Under the town’s ordinance for alterations of a structure in a local landmark district, homeowners could be required to apply for a Certificate of Appropriateness when making changes to their facades that follow the town’s Historic Design Guidelines and with plans being approved by the Historic Preservation Commision.
A Certificate of Appropriateness is issued for any major modifications to a structure that can be visible from the street, including: demolition or improvement of any structure; relocation of a structure; change in exterior elevation of any structure or any improvement by addition, alteration or replacement; new construction of a principal or accessory structure; and any change in existing or addition of new signs or exterior lighting.
Changes to interiors, changes not visible to the public (other than relocation or demolition), repairs or exact replacements and paint colors would not require a certificate of appropriateness.
“Many concerns were raised over details to doors, windows, shingles, siding, HVAC,” which currently pertain to mainly commercial structures since the local landmark districts are currently comprised of businesses, said Bennett.
The commission’s amendment review committee is currently looking at changing design guidelines to streamline the process and to eliminate some elements that currently require full review. The amendments are expected to be completed by June; at that point, the commission plans on revisiting the Oakcroft and Wheeler designations.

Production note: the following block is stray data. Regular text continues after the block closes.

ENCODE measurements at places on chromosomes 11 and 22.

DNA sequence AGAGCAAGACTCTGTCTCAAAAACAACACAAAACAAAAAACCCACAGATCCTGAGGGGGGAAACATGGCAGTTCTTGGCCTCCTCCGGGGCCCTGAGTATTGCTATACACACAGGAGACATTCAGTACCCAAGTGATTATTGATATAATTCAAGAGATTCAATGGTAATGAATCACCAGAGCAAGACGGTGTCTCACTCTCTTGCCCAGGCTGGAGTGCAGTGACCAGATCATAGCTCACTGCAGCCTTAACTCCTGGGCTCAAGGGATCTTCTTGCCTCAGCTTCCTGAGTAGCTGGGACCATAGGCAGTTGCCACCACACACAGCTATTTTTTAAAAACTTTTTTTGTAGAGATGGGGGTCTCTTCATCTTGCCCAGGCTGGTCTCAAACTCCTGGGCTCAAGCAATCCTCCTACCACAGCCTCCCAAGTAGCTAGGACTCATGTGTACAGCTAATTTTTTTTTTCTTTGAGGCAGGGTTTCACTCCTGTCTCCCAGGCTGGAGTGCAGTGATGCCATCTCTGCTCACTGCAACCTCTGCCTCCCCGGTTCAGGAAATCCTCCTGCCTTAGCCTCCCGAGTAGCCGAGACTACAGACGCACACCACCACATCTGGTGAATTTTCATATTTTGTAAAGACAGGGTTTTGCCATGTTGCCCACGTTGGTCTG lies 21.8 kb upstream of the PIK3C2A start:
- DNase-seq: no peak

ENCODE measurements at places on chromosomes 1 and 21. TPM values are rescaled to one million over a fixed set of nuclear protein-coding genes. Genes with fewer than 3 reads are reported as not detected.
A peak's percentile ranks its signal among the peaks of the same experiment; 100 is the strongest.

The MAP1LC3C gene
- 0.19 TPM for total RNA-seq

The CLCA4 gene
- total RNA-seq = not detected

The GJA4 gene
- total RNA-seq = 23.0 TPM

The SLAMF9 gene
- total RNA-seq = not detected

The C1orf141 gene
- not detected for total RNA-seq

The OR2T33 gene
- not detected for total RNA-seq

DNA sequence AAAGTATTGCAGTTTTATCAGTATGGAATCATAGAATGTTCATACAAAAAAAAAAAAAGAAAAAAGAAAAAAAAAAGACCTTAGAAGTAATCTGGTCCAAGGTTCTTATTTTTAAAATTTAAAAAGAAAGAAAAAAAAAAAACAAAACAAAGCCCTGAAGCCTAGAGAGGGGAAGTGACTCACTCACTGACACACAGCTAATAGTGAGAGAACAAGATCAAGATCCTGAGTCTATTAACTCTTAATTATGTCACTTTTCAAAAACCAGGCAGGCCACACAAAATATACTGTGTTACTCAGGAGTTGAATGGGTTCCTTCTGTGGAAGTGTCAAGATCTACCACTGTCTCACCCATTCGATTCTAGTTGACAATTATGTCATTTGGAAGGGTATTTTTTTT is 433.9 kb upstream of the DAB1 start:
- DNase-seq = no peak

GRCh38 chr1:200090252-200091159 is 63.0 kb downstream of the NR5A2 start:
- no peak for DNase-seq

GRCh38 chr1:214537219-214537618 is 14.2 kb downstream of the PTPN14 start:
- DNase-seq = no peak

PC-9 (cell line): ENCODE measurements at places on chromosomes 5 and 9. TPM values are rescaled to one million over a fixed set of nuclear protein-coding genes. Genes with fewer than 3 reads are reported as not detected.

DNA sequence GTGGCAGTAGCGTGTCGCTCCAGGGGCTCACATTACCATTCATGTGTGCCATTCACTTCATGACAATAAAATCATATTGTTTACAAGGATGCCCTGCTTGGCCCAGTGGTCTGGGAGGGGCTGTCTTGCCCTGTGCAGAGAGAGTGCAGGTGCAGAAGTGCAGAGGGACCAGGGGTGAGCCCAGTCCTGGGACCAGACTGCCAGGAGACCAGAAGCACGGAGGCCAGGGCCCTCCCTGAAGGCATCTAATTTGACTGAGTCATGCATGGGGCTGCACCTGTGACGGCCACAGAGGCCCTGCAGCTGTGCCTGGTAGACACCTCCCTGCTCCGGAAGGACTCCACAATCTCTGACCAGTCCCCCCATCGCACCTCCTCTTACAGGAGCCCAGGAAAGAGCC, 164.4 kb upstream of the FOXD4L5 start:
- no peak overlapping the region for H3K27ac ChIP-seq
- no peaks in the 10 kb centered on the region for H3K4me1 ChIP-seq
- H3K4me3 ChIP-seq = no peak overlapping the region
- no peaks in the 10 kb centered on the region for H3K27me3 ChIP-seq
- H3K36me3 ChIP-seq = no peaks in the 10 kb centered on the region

Vice chair Jason Hyndman wanted to table the vote rather than withdraw it, citing costs of the studies and providing notice for the meetings. Attorney Ira Karasick said that the commission would still have to re-notice regardless of whether it was tabled, or withdrawn and revisited in the future. The studies could still be used in the future, he said.
Since the two areas have been researched and are considered potential landmark districts they would fall under the newly passed demolition review ordinance, which would require HPC oversight for a demolition permit for any home within the districts.
If the landmark designations were approved by the commission, it would still have to go through both planning board and council review as well.
The Wheeler and Oakcroft neighborhoods developed at the same time, but in radically different ways.
Homes on Wheeler Street, near Glenfield Park, were built primarily from 1910 to 1930 around the former strawboard factory founded by J.G. Wheeler along Toney’s Brook, settled by Italian immigrants, and later by African American families who moved to New Jersey from the South during the Great Migration in the early 20th century. Forty-one percent of the homes are non-contributing, meaning they don’t fit into the historical designation.
Oakcroft Street, near Anderson Park, was home to many upper- and middle-class families who began arriving in Montclair in the mid-19th century due to the expansion of the railroad.